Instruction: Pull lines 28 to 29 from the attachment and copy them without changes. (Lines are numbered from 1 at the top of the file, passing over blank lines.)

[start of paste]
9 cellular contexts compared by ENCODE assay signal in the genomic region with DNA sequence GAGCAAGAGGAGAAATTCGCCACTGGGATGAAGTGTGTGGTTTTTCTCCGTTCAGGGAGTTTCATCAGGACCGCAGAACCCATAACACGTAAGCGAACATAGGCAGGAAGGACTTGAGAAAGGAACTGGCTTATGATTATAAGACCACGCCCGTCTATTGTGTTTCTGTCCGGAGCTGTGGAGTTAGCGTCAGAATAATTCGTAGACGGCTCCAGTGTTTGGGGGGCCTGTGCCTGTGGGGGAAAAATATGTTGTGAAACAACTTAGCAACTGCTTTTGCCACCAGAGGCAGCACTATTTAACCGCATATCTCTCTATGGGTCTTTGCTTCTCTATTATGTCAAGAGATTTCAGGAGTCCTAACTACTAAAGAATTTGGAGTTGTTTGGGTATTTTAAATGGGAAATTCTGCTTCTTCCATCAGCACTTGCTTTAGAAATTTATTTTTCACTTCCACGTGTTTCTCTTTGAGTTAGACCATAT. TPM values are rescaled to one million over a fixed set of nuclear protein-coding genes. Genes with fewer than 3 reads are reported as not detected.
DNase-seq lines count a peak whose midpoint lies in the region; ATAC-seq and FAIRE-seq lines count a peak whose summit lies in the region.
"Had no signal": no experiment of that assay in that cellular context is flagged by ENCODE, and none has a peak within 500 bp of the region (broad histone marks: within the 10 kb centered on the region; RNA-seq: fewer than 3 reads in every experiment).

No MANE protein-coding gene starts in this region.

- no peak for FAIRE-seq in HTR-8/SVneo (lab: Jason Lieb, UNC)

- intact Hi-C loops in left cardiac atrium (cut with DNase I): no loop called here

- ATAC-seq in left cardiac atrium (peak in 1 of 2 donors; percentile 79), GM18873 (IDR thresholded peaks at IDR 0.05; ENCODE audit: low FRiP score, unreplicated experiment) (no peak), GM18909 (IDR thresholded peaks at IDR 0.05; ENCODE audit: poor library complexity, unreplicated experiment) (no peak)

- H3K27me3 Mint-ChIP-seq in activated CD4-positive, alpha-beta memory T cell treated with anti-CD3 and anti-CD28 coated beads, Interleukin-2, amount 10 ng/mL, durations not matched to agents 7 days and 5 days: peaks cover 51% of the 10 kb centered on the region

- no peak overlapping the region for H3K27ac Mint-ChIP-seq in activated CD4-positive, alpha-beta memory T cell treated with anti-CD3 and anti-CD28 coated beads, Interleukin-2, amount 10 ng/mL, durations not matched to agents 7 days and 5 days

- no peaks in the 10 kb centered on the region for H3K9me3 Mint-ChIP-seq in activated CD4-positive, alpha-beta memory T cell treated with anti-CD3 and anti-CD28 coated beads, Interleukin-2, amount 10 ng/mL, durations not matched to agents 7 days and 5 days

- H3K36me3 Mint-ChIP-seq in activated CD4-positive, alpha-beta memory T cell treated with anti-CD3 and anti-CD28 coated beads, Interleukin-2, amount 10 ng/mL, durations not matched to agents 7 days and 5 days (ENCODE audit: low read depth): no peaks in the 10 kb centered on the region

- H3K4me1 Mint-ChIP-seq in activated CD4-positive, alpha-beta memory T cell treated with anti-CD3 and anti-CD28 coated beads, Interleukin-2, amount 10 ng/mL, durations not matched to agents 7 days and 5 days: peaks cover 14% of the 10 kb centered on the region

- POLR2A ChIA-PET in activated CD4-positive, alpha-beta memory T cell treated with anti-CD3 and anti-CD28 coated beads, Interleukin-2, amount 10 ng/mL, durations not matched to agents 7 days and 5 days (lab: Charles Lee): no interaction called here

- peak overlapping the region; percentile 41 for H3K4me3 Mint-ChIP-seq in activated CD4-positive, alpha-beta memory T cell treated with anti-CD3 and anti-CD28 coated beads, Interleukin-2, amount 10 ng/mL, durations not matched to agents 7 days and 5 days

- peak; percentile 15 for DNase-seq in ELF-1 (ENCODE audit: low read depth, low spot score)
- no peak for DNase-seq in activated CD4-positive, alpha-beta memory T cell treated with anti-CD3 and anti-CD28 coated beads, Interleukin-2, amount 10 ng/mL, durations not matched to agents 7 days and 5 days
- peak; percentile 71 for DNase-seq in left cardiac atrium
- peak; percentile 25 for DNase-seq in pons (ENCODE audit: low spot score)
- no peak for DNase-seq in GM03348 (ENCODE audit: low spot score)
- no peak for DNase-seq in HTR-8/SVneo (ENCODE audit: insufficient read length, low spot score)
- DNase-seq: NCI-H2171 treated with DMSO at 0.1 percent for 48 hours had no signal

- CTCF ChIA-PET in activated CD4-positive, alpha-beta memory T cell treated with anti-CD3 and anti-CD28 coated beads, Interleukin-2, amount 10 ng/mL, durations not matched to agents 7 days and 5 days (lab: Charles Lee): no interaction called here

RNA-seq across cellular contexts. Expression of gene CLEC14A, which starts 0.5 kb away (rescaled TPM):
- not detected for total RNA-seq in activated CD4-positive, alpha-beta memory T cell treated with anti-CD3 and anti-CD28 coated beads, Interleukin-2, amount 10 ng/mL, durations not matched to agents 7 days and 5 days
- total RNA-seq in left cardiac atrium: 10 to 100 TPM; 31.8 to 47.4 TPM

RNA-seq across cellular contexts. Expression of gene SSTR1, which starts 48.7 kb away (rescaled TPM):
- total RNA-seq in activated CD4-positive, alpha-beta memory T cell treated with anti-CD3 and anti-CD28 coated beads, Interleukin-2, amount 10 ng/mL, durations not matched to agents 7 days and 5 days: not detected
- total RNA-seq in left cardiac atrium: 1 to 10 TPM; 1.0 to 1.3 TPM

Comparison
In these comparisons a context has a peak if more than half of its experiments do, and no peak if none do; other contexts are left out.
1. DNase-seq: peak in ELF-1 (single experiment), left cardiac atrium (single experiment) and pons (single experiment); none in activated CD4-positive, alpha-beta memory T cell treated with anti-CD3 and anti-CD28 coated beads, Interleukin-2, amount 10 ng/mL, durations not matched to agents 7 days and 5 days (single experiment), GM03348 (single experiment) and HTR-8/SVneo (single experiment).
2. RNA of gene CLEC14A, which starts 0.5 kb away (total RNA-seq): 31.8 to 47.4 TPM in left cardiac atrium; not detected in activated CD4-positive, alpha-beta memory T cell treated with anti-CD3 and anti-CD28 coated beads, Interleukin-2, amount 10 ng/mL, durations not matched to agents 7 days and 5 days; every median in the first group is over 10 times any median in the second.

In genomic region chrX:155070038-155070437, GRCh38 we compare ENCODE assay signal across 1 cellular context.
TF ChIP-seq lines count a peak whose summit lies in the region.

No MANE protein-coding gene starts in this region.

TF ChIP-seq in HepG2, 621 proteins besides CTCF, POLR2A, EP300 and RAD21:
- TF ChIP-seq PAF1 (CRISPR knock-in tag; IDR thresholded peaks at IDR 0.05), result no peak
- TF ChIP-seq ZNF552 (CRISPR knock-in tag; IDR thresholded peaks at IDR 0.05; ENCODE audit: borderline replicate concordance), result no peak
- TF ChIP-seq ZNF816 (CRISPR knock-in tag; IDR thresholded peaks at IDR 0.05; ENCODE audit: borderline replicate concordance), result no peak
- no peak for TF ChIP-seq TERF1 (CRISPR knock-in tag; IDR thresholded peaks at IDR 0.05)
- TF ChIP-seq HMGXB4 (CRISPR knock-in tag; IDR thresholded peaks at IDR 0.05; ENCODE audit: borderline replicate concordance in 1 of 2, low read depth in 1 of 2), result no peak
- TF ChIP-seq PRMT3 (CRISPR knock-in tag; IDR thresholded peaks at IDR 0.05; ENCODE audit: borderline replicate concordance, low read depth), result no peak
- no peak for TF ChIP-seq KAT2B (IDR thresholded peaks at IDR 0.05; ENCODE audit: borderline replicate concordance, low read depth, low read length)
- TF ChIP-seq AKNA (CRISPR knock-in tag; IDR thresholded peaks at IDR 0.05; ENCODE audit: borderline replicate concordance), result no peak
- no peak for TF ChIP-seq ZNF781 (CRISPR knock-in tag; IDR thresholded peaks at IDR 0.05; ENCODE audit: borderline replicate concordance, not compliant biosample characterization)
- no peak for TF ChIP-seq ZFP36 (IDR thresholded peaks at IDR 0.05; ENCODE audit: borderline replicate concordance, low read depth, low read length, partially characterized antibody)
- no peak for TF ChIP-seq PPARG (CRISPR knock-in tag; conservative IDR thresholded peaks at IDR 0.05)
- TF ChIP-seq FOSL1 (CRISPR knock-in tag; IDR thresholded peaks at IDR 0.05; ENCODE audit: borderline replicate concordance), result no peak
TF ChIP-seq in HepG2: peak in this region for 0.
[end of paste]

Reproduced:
- total RNA-seq in left cardiac atrium: 1 to 10 TPM; 1.0 to 1.3 TPM

Comparison